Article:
If it is 15-20% slower and costs $100 more noone but those who absolutely want 16 GB of graphics RAM will buy it; and if the top-end card only has 12 GB of RAM there goes the large memory incentive as well..
  • Spunjji - Sunday, September 20, 2020 - link

    @Santoval, why are you speaking as if the 3080's performance characteristics are not already known? We have the benchmarks in now.

    More importantly, why are you making the assumption that AMD need to beat Nvidia's theoretical FP32 performance when it was always obvious (and now extremely clear) that it has very little bearing on the product's actual performance in games?

    The rest of your speculation is knocked out of what by that. The likelihood of an 80CU RDNA 2 card underperforming the 3070 is nil. The likelihood of it underperforming the 3080 (which performs like twice a 5700, non-XT) is also low.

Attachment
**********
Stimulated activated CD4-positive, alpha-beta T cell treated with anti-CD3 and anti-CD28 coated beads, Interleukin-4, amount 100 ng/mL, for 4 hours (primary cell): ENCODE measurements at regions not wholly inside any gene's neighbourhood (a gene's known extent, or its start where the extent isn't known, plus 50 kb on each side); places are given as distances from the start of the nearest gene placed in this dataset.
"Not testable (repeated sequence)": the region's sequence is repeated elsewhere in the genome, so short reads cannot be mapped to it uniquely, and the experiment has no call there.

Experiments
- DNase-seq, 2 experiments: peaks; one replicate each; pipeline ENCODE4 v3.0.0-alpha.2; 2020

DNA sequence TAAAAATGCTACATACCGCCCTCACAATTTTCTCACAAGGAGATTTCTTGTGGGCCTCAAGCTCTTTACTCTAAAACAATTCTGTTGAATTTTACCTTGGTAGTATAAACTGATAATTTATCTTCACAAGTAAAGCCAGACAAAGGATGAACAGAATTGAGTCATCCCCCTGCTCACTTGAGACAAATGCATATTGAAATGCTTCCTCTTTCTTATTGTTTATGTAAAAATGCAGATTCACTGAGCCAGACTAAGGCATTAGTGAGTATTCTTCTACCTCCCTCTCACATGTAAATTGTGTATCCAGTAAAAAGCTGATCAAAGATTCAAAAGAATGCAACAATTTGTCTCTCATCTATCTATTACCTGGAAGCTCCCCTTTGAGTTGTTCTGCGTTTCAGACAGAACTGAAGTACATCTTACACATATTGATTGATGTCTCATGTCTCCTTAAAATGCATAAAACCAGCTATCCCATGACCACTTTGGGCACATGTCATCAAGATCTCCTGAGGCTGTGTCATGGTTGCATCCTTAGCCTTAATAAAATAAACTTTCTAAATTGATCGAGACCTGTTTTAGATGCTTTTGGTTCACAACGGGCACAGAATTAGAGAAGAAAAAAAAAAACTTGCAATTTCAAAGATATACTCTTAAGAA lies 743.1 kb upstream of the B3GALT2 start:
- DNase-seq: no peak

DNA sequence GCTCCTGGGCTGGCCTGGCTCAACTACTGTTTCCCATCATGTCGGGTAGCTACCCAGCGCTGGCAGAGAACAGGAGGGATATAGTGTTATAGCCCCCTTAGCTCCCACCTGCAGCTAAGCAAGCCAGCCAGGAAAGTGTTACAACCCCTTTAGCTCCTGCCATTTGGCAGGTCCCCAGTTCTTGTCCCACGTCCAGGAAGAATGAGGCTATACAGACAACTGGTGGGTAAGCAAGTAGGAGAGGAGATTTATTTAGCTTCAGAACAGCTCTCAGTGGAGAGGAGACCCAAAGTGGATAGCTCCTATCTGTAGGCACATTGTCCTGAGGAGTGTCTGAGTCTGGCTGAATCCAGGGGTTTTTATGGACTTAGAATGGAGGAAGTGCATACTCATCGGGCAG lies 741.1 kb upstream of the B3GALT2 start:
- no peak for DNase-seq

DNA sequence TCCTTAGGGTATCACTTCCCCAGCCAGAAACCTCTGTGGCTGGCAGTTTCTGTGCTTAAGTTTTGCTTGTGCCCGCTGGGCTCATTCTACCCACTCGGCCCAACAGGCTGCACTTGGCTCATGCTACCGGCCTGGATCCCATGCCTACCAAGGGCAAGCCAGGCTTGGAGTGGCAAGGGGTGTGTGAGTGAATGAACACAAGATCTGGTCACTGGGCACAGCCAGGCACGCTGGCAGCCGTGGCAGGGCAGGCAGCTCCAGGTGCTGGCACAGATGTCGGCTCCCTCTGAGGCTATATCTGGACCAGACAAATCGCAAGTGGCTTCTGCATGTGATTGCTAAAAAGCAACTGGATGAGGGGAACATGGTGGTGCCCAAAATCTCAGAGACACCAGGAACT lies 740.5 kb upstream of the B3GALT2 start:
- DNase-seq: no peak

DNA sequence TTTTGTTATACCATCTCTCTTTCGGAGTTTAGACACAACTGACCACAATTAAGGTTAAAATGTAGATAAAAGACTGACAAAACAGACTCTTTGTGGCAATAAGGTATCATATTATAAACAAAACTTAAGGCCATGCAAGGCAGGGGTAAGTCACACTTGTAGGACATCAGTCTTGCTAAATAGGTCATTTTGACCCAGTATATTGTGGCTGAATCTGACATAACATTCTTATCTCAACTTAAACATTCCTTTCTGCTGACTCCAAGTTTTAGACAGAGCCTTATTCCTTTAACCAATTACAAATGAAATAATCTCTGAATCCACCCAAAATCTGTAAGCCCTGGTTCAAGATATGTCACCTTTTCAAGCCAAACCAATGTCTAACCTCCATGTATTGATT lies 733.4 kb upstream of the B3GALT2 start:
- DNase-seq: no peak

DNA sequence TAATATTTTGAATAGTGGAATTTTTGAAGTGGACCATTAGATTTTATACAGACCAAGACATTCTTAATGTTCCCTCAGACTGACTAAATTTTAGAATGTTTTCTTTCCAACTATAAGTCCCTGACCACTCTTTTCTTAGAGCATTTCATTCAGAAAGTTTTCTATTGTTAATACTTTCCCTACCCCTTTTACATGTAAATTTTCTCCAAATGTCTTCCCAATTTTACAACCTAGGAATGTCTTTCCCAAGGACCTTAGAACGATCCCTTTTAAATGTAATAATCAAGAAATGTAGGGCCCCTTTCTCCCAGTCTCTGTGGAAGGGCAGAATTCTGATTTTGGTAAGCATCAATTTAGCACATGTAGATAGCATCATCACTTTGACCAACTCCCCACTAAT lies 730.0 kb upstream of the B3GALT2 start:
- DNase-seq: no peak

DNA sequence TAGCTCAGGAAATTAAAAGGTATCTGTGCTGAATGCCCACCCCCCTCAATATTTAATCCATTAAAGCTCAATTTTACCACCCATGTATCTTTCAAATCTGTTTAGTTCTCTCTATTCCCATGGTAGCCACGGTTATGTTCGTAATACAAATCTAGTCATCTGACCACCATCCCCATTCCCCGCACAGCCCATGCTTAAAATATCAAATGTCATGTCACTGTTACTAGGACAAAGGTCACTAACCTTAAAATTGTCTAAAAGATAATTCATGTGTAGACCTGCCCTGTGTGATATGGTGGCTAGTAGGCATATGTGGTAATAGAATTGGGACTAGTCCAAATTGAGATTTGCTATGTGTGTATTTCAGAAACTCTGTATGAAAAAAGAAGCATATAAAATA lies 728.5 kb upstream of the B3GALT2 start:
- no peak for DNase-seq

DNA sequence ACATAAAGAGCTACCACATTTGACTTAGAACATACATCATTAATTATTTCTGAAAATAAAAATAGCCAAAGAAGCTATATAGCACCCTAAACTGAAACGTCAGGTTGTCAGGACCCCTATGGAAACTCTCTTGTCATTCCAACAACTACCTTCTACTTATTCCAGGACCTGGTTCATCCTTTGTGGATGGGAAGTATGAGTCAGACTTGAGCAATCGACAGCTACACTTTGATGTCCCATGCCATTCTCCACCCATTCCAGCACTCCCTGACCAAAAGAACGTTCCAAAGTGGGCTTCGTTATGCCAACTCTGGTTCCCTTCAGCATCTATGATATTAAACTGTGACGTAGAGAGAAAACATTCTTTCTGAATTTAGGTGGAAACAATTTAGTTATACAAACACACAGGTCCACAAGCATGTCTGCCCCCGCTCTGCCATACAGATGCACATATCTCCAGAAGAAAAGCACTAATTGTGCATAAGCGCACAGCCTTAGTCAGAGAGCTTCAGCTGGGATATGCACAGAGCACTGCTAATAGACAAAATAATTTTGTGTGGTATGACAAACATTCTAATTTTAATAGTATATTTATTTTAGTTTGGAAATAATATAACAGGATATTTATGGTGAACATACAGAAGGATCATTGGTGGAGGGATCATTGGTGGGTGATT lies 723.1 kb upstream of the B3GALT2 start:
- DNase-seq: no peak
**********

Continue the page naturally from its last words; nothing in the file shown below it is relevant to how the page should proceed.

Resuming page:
• Byte - Monday, September 21, 2020 - link

    Nvidia probably has a good idea how it performs with access to PS5/Xbox, they know they had to be aggressive this round with clock speeds and pricing. As we can see 3080 is almost maxed, o/c headroom like that of AMD chips, and price is reasonable decent, in line with 1080 launch prices before minepocalypse. Reply
  • TimSyd - Saturday, September 19, 2020 - link

    Ahh don't ya just love the fresh smell of TROLL Reply
  • evernessince - Sunday, September 20, 2020 - link

    The 5700XT is RDNA1 and it's 1/3rd the size of the 2080 Ti. 1/3rd the size and only 30% less performance. Now imagine a GPU twice the size of the 5700XT, thus having twice the performance. Now add in the node shrink and new architecture.